My young son had seizures due to a brain tumor. His mental health declined and he would go into rages. They even called it "hypothalamic rage". On top of that, the medicine used to control seizures has the known side effect of behavior problems. All this at a vulnerable time to grow and form your brain when he was months old until the age of five. Up to 25 seizures a day. So yes, seizures can impact ones mental health greatly. P.S. My 8 year old is thriving now and is 3 years seizure free! We got lucky.


Severe mental illness, i.e. that which causes psychosis, is neurological, not psychological. Psychosis is a neurological disconnection with realityreality at its worst stage of exacerbation. This is what the criminal justice system and society broadly do not understand. Due justice project.


it could be psychological if u are schizophrenic......


"Advocates" should probably refrain from appealing for clemency from execution of people with SMI unless they have acquired comprehension of the nature of these brain disorders. Why should someone who is in an abnormal state of consciousness (psychosis) be held criminally responsible. This is why the ACLU, the ABA, the #ASMIES, etc. are failing to ban capital punishment for this class of people. You are all complicit with a legal system that has defined "insanity" into obsolescence via McNaghten's Rule part 1.


Mental Illness, Is a brain disease that manifests as strange behavior, and obviously, in this case, the man is seriously disturbed and is not fully culpable for what he did in 1991--IF his mental condition was similar to the described text the ACLU gave. Should not be killed like an animal.


"Disturbed". There goes one of those words that is so often used in media reports to describe people who have SMI or were in the throes of psychosis when they committed violent crimes. Use of the terms "Emotionally or mentally disturbed" is a tell tale sign of someone who has not got a clue as to what pscyhosis is and how it impairs waking consciousness and cognition.

Just for a sort of thought experiment: Consider this symptom complex that can transiently present in episodic phases of certain seizure disorders: Hallucinosis, distortions of the sense of familiarity and reality, forced thoughts, intrusive memories, illusions of enhanced brilliance and clarity, mental clouding, disturbances of memory, dreamlike alterations in consciousness, sensory disturbances.

Would you (speaking rhetorically, because this reply is not an attack on you) call someone with temporal lobe epilepsy mentally disturbed? No. Yet the same psychosis symptom complex afflicts people with Schizophrenia or Bipolar psychosis, or post-partum psychosis chronically or for prolonged periods...exacerbating into neurological (to be distinguished from psychological) disconnection with reality if pharmaceutical treatment is absent or ineffective. - One day, neuroscience is going to force the medical field to have to crash the somewhat rigid working categorizations of certain brain disorders such as Schizophrenia, Bipolar, Seizure Disorders, Autism, etc. Diagnostics and diagnoses are going to look very different. This overlap of symptom complexes will change how we look at "mental illness". We are holding people criminally responsible for behaviors that are produced by acutely disordered states of consciousness. Should someone be convicted and punished for a violent act produced by a parasomnia? How is that ok?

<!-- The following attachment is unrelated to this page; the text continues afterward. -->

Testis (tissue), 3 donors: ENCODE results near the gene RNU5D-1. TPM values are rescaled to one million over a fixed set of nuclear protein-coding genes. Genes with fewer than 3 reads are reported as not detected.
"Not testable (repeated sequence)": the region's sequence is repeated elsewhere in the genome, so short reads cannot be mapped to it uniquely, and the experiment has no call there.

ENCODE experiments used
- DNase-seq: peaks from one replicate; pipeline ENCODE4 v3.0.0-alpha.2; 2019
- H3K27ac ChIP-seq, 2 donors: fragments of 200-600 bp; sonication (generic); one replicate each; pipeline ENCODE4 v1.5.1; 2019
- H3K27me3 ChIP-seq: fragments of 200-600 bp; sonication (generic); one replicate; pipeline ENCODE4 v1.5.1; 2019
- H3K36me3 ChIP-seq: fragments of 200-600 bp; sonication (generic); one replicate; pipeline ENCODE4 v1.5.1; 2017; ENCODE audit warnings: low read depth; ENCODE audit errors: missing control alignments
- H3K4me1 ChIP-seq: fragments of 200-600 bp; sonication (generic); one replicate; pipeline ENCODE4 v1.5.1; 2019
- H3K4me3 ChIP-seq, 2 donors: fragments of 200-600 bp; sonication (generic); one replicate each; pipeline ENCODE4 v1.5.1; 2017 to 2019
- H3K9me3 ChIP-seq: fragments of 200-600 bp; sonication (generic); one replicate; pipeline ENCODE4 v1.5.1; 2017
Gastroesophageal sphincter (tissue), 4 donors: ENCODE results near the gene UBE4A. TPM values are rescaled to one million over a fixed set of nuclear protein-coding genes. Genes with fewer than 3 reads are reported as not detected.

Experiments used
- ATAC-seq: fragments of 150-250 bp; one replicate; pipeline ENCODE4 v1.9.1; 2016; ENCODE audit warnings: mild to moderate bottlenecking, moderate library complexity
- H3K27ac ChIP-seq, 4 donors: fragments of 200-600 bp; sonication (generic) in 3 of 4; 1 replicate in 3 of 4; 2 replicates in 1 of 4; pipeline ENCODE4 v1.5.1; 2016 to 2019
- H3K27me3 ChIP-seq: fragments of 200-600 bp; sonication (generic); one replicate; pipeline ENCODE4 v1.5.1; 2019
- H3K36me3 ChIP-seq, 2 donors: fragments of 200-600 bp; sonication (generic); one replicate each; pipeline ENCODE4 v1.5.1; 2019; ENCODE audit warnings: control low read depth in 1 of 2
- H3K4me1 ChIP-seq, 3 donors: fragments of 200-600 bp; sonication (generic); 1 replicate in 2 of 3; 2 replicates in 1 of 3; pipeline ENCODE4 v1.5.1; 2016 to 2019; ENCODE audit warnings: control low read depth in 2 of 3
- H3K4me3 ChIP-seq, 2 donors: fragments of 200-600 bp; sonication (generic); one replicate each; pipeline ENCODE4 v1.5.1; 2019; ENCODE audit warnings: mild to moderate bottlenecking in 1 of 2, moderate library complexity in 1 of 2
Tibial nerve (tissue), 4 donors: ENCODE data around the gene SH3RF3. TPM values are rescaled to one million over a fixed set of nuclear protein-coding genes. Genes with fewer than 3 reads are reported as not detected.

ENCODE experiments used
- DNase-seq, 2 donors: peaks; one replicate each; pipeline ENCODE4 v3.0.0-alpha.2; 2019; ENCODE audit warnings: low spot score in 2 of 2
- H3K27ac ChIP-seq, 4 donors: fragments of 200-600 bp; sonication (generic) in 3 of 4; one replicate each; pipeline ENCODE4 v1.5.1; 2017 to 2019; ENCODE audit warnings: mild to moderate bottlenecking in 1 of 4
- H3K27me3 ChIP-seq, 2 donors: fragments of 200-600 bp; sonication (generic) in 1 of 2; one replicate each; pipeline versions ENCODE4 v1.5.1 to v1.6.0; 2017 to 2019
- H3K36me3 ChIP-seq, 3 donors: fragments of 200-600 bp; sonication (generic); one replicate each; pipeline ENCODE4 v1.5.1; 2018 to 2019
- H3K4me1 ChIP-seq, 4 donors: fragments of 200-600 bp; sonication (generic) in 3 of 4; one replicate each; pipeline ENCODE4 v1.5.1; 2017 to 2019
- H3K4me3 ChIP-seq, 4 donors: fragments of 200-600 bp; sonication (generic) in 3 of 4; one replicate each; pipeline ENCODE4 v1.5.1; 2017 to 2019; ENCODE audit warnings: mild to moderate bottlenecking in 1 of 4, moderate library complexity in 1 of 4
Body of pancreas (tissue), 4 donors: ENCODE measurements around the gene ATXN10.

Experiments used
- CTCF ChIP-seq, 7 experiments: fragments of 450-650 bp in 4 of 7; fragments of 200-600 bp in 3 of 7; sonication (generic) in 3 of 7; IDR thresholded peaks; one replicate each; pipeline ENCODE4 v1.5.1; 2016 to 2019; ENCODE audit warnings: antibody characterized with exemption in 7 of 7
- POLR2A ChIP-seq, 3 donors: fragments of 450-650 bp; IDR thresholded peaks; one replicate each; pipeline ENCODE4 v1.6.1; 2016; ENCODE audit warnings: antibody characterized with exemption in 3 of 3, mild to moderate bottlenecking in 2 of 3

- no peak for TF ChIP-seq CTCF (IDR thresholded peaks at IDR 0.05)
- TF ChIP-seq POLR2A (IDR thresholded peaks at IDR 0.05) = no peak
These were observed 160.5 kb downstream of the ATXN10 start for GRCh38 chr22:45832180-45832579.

Longstanding misconceptions about what Schizophrenia is, Freudianism, Folk psychology and M'Nagten's Rule have gotten the minds of the populace so fouled up that even advocates for the ban on capital punishment for people with SMI are not equipped with the understanding they need to fight the battle. M'Naghten's Rule resulted from a showdown, so to speak, between Queen Victoria and actual medical doctors...go figure. You are all trying to convince legislators and governers that the death penalty should not be applied to someone you concurrently believe to be at least criminally responsible. Your activism has not been working folks!


From the actual crime reporting:

According to court documents, he tied up and gagged the 69-year-old clergyman, bashed his head with the can of hominy, cut him from mouth to ear, and fired a .25 caliber pistol into his chest and head. One judge referred to it as "horrible torture."

The state argues that Greene was found competent before his trial and sentencing, but the defense says he hasn't had a proper hearing on his current mental state.

This makes it sound like when he committed the murder he was found competent, but his mental state changed after he had been in prison. Not sure if that's true or not, and not sure that will matter to anyone, but it sounds like this man committed a horrible, torturous crime, was found competent, got put in jail, and afterward his condition devolved.


His is only as insane as his attorney say he is. He was found competent at the time of his trial. He should have been delt his sentence years ago. He is a evil, cruel man and the families of his victims, not one but multiple have suffered more than enough. I knew the Pastor. He was kind and tried to help Green. What did Green do for a thank you. Beat him with a can of food, and then slit him from ear to ear. And if that was not enough he then stabbed him over and over in the chest. All this was done over a long period of time. Green was convicted by a jury of his peers. Now it is time to follow through with what was passed down as punishment. People have forgotten there is evil in the world and Jack Green is one of them.